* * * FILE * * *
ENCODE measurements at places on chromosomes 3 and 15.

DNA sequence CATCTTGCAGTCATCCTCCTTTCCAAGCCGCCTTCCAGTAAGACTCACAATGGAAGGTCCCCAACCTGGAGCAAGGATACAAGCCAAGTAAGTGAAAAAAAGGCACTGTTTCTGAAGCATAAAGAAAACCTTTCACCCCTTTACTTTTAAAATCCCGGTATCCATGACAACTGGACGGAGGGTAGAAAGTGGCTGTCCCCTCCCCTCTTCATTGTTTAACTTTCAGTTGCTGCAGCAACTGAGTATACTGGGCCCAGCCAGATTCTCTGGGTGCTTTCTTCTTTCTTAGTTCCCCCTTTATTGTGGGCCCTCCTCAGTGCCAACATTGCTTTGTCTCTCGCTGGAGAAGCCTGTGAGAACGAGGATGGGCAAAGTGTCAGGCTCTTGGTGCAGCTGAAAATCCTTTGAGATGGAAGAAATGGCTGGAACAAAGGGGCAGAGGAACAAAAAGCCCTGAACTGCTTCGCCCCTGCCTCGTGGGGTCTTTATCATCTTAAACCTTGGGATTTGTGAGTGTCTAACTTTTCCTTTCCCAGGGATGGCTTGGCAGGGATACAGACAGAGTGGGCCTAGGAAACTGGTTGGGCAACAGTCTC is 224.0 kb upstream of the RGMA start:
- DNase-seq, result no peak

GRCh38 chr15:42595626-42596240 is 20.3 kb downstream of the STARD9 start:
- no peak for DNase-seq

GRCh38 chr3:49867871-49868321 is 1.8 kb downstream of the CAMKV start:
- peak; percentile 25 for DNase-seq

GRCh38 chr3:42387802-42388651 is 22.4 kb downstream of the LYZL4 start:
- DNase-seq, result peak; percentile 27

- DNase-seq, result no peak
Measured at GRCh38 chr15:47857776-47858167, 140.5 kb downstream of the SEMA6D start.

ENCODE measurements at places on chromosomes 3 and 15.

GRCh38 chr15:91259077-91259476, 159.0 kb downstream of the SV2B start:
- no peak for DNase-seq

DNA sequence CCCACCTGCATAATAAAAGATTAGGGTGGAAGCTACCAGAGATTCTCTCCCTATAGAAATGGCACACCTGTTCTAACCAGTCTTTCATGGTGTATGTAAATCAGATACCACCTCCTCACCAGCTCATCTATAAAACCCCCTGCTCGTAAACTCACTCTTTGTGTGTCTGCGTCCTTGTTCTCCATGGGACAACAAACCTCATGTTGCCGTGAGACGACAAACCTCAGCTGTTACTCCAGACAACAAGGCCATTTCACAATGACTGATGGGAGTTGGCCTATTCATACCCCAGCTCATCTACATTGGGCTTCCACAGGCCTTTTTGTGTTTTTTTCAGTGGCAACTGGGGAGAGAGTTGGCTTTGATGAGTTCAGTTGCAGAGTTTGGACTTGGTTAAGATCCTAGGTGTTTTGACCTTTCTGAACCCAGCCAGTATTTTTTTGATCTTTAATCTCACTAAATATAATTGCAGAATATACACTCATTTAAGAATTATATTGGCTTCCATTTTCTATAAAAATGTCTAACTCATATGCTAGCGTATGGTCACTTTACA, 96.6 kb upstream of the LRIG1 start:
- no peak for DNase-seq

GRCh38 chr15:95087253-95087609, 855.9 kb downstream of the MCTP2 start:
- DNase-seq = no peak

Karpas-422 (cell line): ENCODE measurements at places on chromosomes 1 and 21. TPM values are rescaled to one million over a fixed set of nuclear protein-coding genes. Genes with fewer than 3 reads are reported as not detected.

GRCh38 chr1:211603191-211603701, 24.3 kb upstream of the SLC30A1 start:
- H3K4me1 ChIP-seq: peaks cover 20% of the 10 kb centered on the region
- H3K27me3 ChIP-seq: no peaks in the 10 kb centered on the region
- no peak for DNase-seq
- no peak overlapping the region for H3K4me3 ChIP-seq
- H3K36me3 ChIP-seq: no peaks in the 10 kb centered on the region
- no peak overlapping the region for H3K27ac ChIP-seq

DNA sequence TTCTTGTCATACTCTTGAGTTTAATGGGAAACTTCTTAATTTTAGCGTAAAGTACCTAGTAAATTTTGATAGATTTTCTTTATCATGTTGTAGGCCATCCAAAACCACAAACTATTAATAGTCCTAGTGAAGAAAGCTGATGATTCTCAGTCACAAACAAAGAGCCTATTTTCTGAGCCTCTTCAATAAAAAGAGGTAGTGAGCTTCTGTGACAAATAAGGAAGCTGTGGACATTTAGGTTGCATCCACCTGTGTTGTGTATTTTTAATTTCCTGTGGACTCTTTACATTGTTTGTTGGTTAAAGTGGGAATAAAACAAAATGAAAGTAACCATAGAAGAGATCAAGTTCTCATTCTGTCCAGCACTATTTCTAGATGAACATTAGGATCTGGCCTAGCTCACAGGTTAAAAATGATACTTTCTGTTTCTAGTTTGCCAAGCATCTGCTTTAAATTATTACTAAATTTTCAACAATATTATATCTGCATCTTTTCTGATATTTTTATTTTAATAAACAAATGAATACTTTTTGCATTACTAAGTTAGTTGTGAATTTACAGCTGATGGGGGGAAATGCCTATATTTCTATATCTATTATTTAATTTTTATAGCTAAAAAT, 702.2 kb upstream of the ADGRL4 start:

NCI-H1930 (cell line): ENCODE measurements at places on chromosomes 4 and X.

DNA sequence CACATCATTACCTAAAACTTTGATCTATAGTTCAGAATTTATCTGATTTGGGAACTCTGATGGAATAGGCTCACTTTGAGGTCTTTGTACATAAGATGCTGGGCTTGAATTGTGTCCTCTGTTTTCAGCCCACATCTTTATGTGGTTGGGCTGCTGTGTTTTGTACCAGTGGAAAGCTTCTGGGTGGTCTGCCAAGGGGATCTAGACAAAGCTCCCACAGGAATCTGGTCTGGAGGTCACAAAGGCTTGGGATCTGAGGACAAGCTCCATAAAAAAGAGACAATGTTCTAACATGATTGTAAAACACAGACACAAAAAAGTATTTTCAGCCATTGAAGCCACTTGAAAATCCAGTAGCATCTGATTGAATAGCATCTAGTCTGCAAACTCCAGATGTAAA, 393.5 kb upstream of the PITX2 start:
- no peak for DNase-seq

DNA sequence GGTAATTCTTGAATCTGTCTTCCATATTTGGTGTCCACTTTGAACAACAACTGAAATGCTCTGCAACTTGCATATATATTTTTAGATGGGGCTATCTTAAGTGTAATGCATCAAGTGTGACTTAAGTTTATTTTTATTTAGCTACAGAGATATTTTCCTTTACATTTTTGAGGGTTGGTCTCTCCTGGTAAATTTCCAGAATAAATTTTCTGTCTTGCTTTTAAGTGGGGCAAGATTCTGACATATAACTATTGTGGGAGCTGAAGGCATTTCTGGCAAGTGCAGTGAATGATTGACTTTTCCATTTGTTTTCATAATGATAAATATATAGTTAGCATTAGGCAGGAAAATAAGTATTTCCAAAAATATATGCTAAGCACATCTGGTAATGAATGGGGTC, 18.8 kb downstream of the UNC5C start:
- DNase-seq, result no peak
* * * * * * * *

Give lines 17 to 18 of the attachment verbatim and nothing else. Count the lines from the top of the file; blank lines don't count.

GRCh38 chr15:95087253-95087609, 855.9 kb downstream of the MCTP2 start:
- DNase-seq = no peak